A New Review On World Uranium Resources,
Production And Demand
In the past several years, the world uranium market has been marked by
persistent uncertainty affecting both uranium producers and consumers
world-wide. With world nuclear capacity expanding and uranium production
satisfying only about 60 per cent of demand, uranium stockpiles continue
to be depleted at a high rate. The uncertainty related to the remaining
levels of world uranium stockpiles and to the amount of surplus defence
material that will be entering the market makes it difficult to determine
when a closer balance between uranium supply and demand will be reached.
This is one of
the major findings of the just published report Uranium: Resources,
Production and Demand (also known as the "Red Book"), jointly
prepared by the OECD Nuclear Energy Agency (NEA) and the International
Atomic Energy Agency (IAEA). This world report, the foremost reference
on uranium, is based on official information from 59 countries and
includes compilations of statistics on resources, exploration, production
and demand as of 1 January 1997.
As of 1 January
1997, the world Known Conventional Resources recoverable at $130 per kilogram
of uranium, or less, amounted to some 4.3 million tU (tonnes
of Uranium). Total Reasonably Assured Resources (RAR) recoverable
at $80/kgU or less were about 2.3 million tU.
Although the amount
of exploration activities was still quite low compared with the early
1980s, exploration expenditures increased in 18 of the 26 reporting
countries. Currently, most exploration activities (accounting for
83 per cent of expenditures) are taking place in Australia, Canada,
Egypt, India, the Russian Federation, the United States and Uzbekistan,
and to a lesser extent in France, Gabon, Mongolia and Romania.
production increased to 36 200 tU in 1996, up 9 per cent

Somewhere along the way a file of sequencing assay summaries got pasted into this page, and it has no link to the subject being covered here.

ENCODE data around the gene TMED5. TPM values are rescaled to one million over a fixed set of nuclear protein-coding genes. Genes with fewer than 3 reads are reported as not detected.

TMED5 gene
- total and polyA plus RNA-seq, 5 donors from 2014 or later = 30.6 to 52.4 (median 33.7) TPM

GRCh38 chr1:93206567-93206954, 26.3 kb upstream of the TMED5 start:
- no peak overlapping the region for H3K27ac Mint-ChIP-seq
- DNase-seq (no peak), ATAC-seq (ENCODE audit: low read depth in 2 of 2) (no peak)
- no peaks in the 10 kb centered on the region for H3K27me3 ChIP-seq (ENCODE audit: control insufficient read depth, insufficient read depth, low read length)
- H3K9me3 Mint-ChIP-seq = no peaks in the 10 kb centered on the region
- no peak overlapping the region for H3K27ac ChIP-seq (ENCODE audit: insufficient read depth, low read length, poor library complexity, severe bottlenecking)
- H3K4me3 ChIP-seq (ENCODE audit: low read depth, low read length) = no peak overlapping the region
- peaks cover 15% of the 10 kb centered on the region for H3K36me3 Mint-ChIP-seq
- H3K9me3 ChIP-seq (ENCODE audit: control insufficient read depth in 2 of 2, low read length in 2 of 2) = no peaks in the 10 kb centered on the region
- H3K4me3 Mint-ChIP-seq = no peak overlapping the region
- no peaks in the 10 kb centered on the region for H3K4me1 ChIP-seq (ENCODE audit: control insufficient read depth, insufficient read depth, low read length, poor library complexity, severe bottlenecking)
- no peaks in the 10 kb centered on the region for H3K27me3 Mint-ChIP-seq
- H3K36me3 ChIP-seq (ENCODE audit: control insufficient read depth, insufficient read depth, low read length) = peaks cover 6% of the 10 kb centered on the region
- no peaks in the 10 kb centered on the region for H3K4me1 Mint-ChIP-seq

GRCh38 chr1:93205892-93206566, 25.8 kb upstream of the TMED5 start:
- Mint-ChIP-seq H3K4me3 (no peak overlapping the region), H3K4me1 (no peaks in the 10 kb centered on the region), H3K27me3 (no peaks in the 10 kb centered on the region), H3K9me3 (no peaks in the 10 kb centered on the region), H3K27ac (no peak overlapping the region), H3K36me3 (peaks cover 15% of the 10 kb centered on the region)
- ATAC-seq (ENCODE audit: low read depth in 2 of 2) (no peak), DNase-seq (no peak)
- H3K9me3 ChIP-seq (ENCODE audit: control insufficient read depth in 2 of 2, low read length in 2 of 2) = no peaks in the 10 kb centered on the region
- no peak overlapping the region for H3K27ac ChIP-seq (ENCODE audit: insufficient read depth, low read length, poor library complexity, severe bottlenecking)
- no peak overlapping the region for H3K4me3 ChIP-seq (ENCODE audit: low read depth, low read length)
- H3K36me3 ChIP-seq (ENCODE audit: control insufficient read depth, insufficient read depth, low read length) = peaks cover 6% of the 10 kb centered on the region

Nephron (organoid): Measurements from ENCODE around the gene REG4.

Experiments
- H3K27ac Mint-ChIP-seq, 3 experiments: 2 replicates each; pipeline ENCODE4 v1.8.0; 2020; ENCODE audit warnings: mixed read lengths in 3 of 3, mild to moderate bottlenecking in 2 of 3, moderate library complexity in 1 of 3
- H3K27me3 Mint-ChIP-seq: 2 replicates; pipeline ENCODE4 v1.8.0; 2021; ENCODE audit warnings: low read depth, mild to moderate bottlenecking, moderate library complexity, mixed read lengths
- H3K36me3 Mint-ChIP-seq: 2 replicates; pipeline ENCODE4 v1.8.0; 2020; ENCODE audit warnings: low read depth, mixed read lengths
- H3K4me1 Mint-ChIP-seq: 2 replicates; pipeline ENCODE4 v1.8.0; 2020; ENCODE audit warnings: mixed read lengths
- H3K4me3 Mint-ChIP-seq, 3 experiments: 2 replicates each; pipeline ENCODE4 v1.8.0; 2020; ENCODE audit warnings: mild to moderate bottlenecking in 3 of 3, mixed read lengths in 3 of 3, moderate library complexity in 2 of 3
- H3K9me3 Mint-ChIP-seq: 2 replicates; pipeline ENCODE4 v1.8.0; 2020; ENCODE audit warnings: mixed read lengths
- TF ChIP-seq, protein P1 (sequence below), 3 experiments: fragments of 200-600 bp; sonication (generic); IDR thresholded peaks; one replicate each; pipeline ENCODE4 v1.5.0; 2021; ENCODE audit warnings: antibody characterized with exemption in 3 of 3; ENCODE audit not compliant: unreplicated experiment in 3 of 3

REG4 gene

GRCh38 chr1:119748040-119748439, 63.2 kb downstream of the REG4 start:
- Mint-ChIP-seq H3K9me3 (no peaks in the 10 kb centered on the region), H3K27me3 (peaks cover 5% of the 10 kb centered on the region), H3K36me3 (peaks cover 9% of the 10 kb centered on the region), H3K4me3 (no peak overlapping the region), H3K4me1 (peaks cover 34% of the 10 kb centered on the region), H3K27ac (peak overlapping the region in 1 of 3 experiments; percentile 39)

from 1995. In 1996, twenty-three countries produced uranium, including
Germany which recovered uranium in association with its industry closure
programme. The ten major producers (Australia, Canada, Kazakhstan, Namibia,
Niger, the Russian Federation, South Africa, Ukraine, USA and Uzbekistan)
contributed about 90 per cent of the output.
A projection of
world uranium production capability through 2015 is provided in the report.
The uranium production will undergo considerable change over the
1997-2005 period. Until 2000, the plant capacity utilisation is
expected to remain at about 85 per cent, representing about 70 per
cent of 1996 requirements. With the expected closure of some facilities
after 2000, the remaining existing and committed capability by 2015 corresponds
to less than 50 per cent of projected requirements.
World annual reactor-related
requirements of nuclear power plants in 1996 were estimated at about 60 500
tonnes of natural uranium equivalent. World reactor-related uranium
requirements are projected to increase to between 62 500 tonnes
and 82 800 tonnes by 2015, depending on the level of world nuclear
capacity reached at that time.
The report also
notes that concerns about longer term security of supply of fossil fuels
and the heightened awareness that nuclear power plants are environmentally
clean with respect to acid rain and greenhouse gas emissions might contribute
to even higher than projected growth in uranium demand over the long-term.
In particular, the increasing importance of the debate on greenhouse
gases and global warming could increase public acceptance of nuclear power
as a valid alternative within the framework of long-term sustainable development.
The report provides
substantial new information from all of the major uranium producing centres
in Africa, Australia, Eastern Europe, North America and the New Independent
States, including the first-ever official reports on uranium production
in Estonia, Mongolia, the Russian Federation and Uzbekistan. It
also contains an international expert analysis of industry statistics
and world-wide projections of nuclear energy growth, uranium requirements
and uranium supply.
News Media Contact:
PRODUCTION AND DEMAND"
OECD, Paris, 1998
FF 470, £ 48, US$ 79, DM 140, ¥